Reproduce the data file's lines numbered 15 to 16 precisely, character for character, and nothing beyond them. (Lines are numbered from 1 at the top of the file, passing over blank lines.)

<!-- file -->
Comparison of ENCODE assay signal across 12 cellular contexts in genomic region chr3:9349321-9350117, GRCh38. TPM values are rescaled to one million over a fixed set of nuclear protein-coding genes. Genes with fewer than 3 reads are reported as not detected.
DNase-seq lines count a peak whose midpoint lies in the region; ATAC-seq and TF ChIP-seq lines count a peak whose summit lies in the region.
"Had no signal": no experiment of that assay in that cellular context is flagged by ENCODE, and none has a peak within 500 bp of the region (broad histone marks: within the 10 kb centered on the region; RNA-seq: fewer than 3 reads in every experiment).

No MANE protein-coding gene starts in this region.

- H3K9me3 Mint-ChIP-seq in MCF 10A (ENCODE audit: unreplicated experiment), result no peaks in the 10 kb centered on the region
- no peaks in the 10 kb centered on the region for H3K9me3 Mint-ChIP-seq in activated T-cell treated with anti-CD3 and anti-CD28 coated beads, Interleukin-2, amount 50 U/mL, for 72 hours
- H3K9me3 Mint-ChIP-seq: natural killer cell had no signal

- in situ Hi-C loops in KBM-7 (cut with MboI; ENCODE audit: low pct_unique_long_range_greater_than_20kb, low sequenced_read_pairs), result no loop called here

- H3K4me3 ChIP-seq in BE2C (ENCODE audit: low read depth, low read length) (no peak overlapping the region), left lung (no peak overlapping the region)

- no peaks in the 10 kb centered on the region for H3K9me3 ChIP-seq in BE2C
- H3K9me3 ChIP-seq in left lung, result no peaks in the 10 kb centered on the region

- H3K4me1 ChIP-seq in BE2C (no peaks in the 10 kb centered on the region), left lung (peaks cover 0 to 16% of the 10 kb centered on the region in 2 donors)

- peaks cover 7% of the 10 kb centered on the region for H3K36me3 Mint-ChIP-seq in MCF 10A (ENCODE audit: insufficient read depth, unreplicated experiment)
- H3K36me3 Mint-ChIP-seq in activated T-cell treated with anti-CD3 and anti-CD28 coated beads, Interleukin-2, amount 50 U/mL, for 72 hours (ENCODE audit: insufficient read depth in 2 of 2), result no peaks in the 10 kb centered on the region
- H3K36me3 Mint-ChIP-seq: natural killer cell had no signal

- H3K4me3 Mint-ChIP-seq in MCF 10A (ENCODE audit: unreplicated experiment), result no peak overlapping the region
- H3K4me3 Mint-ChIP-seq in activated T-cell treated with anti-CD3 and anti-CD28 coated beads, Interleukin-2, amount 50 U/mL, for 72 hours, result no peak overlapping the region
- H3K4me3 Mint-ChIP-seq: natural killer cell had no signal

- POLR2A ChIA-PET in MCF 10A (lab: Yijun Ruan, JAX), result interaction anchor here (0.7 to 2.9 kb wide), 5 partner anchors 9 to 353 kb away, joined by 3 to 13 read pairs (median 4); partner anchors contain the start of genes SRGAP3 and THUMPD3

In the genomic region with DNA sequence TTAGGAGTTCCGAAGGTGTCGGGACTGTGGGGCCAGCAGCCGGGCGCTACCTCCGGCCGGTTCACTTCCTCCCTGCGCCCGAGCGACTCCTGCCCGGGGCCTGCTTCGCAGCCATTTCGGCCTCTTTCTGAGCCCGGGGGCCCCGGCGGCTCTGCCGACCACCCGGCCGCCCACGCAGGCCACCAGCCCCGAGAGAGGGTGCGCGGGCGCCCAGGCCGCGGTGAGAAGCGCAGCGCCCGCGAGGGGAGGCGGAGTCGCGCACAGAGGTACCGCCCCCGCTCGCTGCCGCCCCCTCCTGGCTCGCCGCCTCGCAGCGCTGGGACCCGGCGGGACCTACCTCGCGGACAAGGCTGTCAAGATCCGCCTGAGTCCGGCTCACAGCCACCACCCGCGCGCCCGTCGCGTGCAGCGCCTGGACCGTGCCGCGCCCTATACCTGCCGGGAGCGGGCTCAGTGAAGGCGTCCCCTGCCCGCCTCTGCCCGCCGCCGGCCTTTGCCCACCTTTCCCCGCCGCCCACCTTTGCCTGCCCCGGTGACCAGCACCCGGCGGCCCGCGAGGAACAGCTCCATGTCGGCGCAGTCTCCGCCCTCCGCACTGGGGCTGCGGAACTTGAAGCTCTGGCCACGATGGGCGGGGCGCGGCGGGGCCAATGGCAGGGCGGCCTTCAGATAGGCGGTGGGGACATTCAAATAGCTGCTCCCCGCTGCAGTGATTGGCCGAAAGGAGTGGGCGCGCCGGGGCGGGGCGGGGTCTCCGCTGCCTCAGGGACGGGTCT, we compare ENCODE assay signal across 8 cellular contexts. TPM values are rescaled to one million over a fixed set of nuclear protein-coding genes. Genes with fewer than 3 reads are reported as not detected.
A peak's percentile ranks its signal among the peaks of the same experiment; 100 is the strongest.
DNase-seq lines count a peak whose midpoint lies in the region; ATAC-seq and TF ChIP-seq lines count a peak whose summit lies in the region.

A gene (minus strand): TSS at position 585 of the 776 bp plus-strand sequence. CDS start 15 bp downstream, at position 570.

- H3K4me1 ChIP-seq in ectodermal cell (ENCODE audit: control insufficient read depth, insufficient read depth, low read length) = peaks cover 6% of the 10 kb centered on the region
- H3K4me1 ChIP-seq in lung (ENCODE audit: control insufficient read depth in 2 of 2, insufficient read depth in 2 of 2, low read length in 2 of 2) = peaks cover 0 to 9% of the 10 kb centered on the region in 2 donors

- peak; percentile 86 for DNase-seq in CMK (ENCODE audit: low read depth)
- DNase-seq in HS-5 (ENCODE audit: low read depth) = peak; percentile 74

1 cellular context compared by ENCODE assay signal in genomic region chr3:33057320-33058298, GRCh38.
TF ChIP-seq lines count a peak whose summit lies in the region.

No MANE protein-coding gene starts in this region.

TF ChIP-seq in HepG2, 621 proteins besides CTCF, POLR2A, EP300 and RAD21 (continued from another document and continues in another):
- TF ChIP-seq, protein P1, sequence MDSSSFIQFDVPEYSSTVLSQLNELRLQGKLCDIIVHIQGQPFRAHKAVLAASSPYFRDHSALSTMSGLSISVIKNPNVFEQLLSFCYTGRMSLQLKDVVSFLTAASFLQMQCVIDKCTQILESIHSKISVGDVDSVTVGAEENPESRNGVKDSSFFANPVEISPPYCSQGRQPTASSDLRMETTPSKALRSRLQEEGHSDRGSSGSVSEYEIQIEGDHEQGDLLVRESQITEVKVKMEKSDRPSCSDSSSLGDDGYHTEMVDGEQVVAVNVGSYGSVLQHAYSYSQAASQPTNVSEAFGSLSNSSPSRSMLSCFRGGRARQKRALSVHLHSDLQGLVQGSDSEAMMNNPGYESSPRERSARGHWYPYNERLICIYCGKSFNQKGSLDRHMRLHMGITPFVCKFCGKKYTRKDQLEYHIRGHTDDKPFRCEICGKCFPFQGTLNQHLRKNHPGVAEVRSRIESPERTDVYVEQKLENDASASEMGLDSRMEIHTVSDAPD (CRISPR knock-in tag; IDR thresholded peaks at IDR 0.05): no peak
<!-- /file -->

- H3K36me3 Mint-ChIP-seq: natural killer cell had no signal

- H3K4me3 Mint-ChIP-seq in MCF 10A (ENCODE audit: unreplicated experiment), result no peak overlapping the region